Turkey's military, relations with US to survive failed coup, ruling party vice-president
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Turkey’s military reshuffle, the danger of abuses during the post-coup crackdown, apparently tense relations with the US … the vice-president of Turkey’s ruling Justice and Development Party, Mehdi Eker, commented on these questions and more in an interview at the party’s headquarters in Ankara this week.
A diplomatic row blew up this weekend after comments by the head of the US Central Command, General Joseph Votel, that cooperation in Turkey have been made more difficult by the detention of some of the senior officers Washington is used to dealing with through Nato under suspicion of involvement in the failed putsch.
The Pentagon on Saturday was forced to deny that Votel had expressed “any support for Turkish military officers who undertook illegal military action against the Turkish government".
It was responding to an angry outburst by Turkish President Recep Tayyip Erdogan, who accused Votel of expressing support for the coup.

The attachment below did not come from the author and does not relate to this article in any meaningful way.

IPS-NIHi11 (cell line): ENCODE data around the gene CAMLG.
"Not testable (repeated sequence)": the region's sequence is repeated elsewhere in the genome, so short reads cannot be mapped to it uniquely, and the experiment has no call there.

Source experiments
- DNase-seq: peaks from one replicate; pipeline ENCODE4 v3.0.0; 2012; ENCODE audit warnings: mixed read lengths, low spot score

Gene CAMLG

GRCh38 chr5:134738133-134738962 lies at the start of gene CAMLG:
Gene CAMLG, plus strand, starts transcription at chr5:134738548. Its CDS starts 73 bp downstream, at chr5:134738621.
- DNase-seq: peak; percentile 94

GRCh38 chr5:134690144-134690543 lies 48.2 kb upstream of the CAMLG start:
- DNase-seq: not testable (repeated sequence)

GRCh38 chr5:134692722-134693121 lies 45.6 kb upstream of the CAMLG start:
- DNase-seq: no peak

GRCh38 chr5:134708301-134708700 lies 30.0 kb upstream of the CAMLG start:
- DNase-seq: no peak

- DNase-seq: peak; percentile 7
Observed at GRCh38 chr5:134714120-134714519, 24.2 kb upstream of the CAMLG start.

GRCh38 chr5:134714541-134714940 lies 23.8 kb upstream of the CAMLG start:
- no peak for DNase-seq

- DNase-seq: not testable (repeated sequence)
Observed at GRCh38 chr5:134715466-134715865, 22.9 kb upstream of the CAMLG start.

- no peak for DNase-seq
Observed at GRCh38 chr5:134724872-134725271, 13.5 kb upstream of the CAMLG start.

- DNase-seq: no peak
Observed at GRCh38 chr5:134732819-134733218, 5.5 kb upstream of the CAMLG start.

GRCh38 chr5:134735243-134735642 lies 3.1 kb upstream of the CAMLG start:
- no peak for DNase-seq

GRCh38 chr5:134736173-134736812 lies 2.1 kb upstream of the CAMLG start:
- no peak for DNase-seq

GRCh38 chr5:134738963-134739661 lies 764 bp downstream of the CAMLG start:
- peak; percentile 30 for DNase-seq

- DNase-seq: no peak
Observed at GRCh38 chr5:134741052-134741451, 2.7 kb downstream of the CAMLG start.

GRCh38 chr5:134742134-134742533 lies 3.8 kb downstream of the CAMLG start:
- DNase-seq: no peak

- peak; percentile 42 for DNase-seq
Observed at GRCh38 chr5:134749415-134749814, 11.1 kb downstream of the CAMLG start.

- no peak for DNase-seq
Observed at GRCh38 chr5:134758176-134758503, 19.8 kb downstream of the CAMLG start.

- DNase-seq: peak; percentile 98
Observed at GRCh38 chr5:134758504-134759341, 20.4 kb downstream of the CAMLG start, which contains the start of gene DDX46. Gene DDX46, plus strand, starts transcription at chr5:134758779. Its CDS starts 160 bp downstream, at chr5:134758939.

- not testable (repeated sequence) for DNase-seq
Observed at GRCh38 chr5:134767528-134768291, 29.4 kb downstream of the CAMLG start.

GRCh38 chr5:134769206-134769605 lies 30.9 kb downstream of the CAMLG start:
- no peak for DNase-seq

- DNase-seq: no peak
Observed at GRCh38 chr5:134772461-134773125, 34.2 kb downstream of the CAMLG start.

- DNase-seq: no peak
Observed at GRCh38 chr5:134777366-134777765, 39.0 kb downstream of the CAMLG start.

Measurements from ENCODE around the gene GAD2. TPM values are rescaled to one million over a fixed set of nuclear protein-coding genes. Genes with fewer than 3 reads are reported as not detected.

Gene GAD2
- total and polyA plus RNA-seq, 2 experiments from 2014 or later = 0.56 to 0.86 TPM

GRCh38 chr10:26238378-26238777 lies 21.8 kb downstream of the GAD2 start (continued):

Ankara is buzzing with rumours that the CIA was involved in the coup attempt and the Turkish government is increasingly frustrated that the US has yet to comply with its demand for the extradition of Fehtullah Gulen, the Pennsylvania-based imam who runs a shadowy organisation accused of being behind the putsch.
“We consider United States as an ally and a friendly country,” Eker, who is an MP for Diyarbakir in the Kurdish-majority south-east, said before the furore over Votel’s comments. “So, officially we apply for the States to extradite him. We believe that an ally and friendly country will act according to international law and according to bilateral relations on this issue to the exchange of guilty people. If this procedure is complete, I believe that they will extradite him.”
Off the record, ministerial advisers say that refusal to extradite may be taken as proof of US complicity in the coup.
Eker would not be drawn on the consequences of a refusal to hand over Gulen.
“Actually, I don’t speculate on that,” he said. “This is just speculation.”
New friendship with Russia
He was also non-committal on the distinct warming of relations with Russia, with Erdogan scheduled to visit Moscow on 9 August.